Orbits
Earth and Space | Forces and Motion

Passive sensing with satellites

Classroom Activity for 11-14 Supporting Physics Teaching

What the Activity is for

Here you look at the performance of a satellite camera.

What to Prepare

  • A webcam connected to a computer, able to run both video capture and still image capture programs (low resolution is an advantage – you should easily be able to get as low as 640 by 480, but older cameras go as low as 160 by 160)
  • Duplo or other large children's building blocks
  • Lego or other small children's building blocks
  • A3 paper and felt tip
  • A high street catalogue detailing the current cost of digital cameras

What Happens During this Activity

Make up a landscape from both kinds of block. Fly the camera over them at a carefully chosen height, capturing an image or images as you go, so that you can easily distinguish each of the large blocks, but not the small. The images will show this because of their pixellation. You should be able to increase the magnification of the image, by zooming in, to see the pixels. Emphasise that the camera just cannot see things that are smaller than one pixel.

So why not make all satellite cameras very high resolution?

Two answers:

  1. Cost – you have to make 6 million picture elements all perfect on a chip to get a 6 megapixel camera. These are much more expensive than 2 megapixel cameras (a high street catalogue might come in useful here).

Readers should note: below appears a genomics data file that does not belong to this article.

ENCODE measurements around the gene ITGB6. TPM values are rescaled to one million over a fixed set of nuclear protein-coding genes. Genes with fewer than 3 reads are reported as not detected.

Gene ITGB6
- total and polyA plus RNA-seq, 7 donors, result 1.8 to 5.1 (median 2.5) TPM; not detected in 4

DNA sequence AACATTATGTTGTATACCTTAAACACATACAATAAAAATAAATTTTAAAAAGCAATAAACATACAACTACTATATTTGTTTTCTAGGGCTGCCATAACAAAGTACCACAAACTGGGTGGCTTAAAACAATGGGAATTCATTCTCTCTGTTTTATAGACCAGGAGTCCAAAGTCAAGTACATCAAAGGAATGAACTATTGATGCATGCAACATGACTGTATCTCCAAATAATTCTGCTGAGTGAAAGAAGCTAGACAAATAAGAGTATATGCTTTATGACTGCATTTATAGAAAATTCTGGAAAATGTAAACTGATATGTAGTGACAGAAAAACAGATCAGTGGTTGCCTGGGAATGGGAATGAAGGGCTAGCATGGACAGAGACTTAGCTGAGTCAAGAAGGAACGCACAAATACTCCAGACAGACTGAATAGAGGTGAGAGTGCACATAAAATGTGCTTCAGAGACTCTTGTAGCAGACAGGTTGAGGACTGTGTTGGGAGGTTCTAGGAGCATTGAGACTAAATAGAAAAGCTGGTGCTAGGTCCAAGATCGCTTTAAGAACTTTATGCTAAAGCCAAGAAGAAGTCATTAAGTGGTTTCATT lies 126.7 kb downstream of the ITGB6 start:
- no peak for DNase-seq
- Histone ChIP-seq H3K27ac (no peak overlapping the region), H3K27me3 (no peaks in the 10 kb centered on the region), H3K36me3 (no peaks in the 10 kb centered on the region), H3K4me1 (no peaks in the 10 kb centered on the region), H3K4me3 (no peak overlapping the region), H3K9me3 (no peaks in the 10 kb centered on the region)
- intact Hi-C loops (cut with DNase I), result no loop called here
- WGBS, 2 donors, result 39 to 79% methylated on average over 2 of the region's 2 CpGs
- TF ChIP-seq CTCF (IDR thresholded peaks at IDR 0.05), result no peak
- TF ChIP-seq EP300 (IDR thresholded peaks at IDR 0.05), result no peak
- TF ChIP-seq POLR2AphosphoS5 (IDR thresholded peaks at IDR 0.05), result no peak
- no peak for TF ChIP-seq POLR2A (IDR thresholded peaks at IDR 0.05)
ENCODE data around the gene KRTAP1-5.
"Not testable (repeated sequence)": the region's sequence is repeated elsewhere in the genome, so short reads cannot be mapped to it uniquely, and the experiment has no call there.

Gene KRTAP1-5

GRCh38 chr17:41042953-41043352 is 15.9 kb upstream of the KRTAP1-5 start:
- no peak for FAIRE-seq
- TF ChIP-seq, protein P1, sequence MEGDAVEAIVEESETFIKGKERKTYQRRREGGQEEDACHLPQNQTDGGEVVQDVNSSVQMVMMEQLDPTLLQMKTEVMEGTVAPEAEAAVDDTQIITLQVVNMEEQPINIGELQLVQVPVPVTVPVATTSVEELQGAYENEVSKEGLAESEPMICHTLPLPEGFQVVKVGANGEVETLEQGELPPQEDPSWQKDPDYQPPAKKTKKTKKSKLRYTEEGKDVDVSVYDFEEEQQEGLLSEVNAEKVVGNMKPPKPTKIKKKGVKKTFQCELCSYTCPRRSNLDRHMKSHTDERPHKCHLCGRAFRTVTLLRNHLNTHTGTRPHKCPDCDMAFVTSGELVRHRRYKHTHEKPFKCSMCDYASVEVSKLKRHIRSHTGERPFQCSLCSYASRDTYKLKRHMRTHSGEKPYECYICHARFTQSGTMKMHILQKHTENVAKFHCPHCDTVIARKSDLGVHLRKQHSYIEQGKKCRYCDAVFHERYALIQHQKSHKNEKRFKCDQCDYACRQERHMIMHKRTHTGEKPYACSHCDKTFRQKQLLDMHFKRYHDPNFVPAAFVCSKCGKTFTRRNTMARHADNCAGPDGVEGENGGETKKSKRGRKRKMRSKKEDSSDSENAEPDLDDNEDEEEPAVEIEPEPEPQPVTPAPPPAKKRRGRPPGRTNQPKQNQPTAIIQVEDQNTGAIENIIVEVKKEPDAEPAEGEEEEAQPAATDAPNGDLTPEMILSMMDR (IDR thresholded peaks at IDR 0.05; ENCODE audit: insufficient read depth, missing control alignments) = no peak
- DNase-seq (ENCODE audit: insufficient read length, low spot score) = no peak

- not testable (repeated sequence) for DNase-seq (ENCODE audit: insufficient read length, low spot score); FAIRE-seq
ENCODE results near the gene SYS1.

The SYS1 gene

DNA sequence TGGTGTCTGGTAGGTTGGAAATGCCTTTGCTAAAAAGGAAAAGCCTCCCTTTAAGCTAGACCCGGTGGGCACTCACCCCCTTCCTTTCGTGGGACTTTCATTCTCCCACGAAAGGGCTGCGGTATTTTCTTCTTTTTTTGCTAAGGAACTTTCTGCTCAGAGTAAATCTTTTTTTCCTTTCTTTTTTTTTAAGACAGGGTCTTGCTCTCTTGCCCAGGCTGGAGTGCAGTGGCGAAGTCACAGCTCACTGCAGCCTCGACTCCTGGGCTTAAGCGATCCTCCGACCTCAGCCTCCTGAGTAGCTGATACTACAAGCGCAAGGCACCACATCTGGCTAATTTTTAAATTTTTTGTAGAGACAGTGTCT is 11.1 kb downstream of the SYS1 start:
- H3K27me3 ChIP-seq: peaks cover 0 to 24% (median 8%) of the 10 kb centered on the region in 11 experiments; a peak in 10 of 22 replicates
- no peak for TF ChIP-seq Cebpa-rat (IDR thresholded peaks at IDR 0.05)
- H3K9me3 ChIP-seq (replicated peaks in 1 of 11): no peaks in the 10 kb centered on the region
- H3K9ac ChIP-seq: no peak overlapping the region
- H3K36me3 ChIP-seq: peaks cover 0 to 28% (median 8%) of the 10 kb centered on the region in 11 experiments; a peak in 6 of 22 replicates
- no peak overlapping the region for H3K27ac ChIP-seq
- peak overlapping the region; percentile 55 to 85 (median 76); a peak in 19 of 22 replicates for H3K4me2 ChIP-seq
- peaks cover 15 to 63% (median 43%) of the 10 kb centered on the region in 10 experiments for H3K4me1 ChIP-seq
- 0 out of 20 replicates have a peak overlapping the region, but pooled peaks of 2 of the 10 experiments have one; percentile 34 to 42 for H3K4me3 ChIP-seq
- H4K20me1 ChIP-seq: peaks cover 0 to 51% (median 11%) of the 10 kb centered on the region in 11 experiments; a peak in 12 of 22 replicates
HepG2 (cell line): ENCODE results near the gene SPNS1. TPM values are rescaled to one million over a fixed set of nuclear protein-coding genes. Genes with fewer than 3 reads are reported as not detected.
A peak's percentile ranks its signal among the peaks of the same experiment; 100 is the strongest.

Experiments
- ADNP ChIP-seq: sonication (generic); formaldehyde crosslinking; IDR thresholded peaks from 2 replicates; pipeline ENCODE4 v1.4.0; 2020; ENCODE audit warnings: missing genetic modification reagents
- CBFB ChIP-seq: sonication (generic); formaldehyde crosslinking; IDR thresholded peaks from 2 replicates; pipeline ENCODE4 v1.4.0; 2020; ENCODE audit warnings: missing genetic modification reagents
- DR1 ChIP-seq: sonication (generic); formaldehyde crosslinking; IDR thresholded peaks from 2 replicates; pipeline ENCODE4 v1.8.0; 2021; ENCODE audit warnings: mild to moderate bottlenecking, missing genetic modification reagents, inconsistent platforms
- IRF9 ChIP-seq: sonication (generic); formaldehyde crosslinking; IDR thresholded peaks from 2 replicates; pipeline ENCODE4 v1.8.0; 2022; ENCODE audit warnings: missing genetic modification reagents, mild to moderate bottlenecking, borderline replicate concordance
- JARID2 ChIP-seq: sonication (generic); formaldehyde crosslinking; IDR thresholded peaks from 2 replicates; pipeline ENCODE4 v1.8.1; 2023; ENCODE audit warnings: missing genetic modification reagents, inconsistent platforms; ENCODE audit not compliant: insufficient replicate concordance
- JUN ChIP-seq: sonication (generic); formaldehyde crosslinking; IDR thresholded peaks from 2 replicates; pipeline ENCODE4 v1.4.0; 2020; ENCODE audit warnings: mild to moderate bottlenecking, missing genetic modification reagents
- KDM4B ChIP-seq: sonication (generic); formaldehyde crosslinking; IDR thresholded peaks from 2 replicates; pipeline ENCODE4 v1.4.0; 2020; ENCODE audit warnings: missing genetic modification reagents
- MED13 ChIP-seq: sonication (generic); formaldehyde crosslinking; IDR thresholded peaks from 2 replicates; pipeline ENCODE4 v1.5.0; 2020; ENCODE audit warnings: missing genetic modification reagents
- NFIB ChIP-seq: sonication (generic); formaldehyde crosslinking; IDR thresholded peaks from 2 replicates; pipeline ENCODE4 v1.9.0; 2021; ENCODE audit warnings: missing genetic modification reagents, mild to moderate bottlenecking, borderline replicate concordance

2. The file sizes are also huge (each picture has to be transmitted as a series of 1s and 0s) and as you do not want to bring the satellite down again (why not?) all that information will need to be transmitted back to Earth. Have you ever had to wait for a very big picture to download from the Internet? Have one bookmarked here for demonstration if possible, but make sure it is not cached (so that it has to be downloaded).

If you can video with the camera, set it to a very low frame rate, then repeat the fly-by, but this time capturing a continuous series of frames. This allows you to develop a discussion about the need for a good choice of frame rate, to capture images often enough, particularly if you want to see movement. Get children to use these results to design landscapes where some features will be visible, and some not. Try out a selection of their landscapes, keeping the same camera settings and fly-by height, to see if they have understood the issues of resolution.

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